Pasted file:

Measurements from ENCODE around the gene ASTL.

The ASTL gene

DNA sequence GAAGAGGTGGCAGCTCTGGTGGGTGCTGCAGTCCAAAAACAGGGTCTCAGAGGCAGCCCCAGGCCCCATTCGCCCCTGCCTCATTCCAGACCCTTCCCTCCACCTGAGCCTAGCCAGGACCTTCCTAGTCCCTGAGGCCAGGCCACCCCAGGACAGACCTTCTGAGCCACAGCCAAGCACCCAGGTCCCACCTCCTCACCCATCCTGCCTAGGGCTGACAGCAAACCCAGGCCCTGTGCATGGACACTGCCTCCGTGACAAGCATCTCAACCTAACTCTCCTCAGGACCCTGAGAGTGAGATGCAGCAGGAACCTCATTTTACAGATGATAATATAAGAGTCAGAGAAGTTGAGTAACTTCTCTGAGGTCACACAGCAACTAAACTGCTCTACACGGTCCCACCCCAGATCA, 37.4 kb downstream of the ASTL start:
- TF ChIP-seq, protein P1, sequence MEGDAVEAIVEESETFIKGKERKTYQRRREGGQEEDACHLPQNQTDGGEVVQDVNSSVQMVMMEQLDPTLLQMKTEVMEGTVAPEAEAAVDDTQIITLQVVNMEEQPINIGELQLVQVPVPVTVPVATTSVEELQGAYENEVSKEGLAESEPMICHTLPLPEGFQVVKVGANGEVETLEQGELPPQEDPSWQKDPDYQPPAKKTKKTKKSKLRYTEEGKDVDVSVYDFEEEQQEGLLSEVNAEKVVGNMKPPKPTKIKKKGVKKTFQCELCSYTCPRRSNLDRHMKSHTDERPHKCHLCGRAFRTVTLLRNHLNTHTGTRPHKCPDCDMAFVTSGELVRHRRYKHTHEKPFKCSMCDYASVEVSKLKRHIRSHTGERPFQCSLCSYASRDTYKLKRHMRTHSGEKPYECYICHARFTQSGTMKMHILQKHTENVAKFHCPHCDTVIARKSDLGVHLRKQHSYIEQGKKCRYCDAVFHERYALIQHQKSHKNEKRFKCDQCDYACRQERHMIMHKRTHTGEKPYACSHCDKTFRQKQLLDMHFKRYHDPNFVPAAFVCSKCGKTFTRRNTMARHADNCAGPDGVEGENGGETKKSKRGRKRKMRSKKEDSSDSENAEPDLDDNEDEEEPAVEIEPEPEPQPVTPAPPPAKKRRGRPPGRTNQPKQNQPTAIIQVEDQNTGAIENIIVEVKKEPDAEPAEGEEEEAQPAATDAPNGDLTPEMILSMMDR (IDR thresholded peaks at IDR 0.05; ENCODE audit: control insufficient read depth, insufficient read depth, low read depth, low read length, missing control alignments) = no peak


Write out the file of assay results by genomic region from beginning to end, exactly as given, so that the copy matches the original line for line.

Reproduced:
Measurements from ENCODE around the gene ASTL.

The ASTL gene

DNA sequence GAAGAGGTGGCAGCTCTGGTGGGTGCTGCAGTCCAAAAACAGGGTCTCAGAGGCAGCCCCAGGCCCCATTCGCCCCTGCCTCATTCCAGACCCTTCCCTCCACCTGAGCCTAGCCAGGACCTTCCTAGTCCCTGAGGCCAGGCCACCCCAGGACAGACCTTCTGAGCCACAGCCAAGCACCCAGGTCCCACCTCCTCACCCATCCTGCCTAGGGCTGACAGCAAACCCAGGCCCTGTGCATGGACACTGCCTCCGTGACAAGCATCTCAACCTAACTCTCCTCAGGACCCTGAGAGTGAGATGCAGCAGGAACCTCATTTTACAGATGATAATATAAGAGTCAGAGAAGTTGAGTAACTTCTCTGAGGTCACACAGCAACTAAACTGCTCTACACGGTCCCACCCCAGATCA, 37.4 kb downstream of the ASTL start:
- TF ChIP-seq, protein P1, sequence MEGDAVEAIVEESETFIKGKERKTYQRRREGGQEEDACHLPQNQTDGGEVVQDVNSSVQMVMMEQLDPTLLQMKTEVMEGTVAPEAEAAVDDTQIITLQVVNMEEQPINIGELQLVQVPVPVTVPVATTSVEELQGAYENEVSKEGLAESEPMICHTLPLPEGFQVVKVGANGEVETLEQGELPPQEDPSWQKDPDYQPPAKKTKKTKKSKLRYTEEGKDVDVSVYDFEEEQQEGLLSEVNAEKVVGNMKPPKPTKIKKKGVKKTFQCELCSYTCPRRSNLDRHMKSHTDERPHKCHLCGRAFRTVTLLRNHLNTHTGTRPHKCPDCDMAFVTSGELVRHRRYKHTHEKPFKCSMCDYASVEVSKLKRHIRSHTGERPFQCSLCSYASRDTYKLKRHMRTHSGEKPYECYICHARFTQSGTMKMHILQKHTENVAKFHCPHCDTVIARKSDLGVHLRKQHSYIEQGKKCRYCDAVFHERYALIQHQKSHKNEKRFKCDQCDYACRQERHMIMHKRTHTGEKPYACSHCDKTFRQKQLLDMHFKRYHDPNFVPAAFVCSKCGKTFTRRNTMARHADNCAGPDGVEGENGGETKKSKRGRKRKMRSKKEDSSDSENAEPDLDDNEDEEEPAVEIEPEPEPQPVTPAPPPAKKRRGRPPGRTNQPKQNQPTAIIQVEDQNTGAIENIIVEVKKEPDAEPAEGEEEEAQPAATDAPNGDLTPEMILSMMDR (IDR thresholded peaks at IDR 0.05; ENCODE audit: control insufficient read depth, insufficient read depth, low read depth, low read length, missing control alignments) = no peak